These features include the Ultra Violet Scan, which would allow every voter to know whether or not he is using the authorized ballot paper; the Voter Verification System, which would allow the use of biometrics to verify the identity of voters, and allow the voter to see whether or not his vote is being read and recorded right by the machine; and the digital signatures, which would assure everyone that the votes from the various voting centers are being transmitted to the designated receiving station by legitimate and properly authorized senders.
All these, plus a review of the source code prior to the actual use of the voting machine, as mandated by law and the contract’s terms of reference, could make it impossible, or at least much harder, for the cheating syndicate, of which the paid propaganda fraudsters seem to be an important part, to cook the results of the elections.
There has always been something fishy about the biddings. There were two separate biddings: one involving the lease of 23,000 OMR/PCOS, and another involving the refurbishment of 81,000 PCOS machines. The Comelec’s Bids and Awards Committee (BAC) disqualified Smartmatic and IndraSistemas of Spain from bidding for the supply of 23,000 OMR/PCOS units to the Comelec. But Smartmatic appealed its disqualification, while Indra did not, so Smartmatic remained the lone bidder and won.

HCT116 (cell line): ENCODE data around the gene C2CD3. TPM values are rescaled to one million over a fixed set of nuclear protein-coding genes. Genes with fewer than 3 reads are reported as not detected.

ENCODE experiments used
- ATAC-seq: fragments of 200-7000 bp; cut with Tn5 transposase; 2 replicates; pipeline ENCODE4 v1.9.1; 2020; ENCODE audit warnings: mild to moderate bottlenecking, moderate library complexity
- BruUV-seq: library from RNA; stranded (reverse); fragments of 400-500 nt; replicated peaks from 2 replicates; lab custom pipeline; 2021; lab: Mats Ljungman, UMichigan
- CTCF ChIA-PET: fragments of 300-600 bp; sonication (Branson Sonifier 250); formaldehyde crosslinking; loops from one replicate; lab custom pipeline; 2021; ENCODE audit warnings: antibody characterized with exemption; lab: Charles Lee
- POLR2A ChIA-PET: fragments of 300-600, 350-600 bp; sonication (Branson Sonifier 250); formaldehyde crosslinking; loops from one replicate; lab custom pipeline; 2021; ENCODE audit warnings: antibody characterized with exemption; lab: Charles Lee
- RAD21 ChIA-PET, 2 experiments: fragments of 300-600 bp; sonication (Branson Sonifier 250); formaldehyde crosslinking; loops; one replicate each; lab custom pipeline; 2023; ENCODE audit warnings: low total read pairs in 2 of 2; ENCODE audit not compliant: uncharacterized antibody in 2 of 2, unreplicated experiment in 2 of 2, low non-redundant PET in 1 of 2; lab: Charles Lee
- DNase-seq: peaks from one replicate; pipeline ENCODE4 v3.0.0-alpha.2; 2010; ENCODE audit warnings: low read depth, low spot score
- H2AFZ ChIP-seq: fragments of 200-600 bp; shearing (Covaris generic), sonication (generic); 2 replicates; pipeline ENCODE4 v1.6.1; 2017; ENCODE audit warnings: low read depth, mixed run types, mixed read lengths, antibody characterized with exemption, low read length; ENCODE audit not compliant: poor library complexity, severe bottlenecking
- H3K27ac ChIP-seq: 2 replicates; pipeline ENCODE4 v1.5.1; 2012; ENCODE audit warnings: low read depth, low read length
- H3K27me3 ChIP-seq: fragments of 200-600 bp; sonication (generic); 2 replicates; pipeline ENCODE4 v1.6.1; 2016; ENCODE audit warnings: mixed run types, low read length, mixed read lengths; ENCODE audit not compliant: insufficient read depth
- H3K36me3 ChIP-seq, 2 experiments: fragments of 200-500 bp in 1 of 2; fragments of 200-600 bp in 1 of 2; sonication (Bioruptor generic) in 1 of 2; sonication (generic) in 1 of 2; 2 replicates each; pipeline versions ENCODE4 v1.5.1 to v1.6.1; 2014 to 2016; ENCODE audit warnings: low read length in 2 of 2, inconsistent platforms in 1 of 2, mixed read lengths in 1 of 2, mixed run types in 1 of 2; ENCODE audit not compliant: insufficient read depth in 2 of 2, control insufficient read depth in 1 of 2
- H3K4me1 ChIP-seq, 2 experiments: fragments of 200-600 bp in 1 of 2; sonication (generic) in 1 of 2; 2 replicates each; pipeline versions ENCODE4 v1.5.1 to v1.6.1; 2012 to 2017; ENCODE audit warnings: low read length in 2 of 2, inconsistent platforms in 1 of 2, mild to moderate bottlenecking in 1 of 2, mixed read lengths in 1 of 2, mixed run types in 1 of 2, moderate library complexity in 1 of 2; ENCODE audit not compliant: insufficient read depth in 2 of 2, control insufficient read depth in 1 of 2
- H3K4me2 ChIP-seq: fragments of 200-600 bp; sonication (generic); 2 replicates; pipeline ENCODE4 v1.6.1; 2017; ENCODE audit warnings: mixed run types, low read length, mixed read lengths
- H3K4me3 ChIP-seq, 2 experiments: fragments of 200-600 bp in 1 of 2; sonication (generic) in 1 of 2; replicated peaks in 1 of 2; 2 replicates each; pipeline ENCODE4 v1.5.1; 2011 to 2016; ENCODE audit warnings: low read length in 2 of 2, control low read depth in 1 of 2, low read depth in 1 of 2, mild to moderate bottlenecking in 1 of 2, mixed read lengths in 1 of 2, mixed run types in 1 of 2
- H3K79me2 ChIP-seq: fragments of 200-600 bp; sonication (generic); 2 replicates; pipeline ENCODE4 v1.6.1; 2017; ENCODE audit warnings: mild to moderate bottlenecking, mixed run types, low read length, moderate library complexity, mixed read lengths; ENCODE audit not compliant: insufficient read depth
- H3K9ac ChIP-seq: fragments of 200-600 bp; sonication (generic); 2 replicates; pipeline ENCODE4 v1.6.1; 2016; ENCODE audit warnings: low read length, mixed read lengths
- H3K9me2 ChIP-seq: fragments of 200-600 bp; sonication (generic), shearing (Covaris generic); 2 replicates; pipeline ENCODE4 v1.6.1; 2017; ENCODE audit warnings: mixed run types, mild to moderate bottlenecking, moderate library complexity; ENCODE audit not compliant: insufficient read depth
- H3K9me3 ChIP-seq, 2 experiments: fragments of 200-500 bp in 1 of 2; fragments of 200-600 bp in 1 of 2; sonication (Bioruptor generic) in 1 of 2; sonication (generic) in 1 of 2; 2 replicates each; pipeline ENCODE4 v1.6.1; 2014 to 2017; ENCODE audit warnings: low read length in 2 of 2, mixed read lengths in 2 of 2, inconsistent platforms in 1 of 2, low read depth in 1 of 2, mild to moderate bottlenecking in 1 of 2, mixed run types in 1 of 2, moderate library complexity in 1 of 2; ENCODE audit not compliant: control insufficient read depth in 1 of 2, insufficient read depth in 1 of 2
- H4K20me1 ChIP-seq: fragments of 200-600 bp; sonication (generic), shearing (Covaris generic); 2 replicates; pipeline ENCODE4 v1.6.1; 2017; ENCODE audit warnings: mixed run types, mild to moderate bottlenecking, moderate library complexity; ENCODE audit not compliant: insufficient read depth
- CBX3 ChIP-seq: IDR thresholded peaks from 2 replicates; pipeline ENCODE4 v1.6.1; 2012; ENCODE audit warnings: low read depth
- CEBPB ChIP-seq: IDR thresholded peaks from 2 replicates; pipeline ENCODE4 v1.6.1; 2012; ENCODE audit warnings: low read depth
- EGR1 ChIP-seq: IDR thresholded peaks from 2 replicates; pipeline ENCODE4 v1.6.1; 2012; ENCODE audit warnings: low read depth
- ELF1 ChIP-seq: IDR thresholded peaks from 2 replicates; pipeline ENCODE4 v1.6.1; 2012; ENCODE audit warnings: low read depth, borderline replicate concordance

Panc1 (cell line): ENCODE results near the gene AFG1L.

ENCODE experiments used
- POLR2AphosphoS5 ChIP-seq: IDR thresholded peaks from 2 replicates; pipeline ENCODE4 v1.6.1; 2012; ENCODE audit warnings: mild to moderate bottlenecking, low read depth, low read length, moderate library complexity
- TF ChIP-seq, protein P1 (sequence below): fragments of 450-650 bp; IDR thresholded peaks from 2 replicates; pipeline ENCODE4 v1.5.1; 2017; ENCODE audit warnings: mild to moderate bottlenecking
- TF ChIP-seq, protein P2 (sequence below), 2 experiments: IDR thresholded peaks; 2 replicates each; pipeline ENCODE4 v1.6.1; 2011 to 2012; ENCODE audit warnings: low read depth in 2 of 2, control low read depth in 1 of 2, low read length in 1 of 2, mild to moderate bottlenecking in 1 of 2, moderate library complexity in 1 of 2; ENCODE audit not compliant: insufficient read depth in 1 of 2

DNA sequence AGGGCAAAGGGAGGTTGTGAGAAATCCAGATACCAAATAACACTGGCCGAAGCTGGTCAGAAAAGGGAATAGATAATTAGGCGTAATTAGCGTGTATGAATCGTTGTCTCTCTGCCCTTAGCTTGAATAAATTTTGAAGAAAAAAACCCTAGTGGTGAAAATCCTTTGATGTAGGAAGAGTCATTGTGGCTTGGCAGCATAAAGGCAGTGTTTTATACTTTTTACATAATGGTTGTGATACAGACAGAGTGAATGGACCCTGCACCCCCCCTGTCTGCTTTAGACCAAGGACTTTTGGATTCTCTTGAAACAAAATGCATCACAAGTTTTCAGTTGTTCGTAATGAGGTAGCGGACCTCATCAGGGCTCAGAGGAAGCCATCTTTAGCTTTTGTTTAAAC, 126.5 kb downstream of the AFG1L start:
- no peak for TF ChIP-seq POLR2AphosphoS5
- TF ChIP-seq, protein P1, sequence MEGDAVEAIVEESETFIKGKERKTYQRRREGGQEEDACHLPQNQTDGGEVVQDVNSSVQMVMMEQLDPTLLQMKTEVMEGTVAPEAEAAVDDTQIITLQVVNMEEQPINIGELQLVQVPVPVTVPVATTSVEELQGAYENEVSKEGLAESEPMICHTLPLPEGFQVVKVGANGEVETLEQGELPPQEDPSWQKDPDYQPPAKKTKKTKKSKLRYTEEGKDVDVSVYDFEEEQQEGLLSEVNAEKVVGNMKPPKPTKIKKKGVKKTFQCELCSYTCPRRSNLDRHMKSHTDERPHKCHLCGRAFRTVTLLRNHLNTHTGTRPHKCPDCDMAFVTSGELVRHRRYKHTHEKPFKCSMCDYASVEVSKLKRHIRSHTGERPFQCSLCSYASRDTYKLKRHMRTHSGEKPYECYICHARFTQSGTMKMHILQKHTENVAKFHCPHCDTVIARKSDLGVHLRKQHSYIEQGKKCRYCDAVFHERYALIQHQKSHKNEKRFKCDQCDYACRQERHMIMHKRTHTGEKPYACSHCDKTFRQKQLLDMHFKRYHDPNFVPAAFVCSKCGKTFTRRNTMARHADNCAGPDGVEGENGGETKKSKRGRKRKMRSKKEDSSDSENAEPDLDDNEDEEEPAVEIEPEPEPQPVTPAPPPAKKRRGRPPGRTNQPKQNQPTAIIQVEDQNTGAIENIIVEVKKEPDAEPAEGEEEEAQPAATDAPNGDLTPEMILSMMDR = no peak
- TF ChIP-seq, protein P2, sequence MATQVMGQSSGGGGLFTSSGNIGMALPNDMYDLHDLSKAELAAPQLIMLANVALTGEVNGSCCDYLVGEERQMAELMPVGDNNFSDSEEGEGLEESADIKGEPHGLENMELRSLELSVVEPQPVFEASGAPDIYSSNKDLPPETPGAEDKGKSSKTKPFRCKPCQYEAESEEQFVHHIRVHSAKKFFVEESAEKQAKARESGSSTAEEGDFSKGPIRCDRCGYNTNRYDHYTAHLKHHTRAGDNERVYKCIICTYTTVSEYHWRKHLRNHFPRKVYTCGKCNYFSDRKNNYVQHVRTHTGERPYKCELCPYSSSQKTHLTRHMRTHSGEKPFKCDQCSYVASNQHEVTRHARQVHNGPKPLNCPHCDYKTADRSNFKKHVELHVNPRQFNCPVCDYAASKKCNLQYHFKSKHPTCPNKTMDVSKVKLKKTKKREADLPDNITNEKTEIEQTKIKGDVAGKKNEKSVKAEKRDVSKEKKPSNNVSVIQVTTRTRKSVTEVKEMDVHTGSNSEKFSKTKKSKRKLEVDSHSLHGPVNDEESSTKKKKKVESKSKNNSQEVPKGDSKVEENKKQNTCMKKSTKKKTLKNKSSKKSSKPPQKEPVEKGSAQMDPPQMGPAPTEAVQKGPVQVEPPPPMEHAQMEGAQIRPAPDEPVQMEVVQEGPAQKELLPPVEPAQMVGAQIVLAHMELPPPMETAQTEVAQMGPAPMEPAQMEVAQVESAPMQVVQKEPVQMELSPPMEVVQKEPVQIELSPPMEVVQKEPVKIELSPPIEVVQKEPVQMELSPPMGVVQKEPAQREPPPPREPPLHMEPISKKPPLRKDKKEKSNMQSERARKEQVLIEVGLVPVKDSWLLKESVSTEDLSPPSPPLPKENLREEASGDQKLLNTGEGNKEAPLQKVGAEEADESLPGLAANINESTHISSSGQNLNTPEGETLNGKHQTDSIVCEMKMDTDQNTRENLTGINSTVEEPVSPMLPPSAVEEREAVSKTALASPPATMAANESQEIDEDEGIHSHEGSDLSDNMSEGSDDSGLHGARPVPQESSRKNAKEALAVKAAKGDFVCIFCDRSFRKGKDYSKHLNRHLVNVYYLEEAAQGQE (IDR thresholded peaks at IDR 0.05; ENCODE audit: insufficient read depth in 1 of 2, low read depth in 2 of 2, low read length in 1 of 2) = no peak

As for the 81,000 old PCOS units, the Supreme Court disqualified Smartmatic from refurbishing them for P1.6 billion, because of its failure to comply with the national procurement law. Thereafter, Comelec en banc reversed the disqualification to allow Smartmatic to participate in a new bidding. But Smartmatic did not bid again for the refurbishment. It offered instead to supply 70,977 new OMR units to the Comelec. And it won handily when its rival Indra Sistemas failed to submit a responsive bid.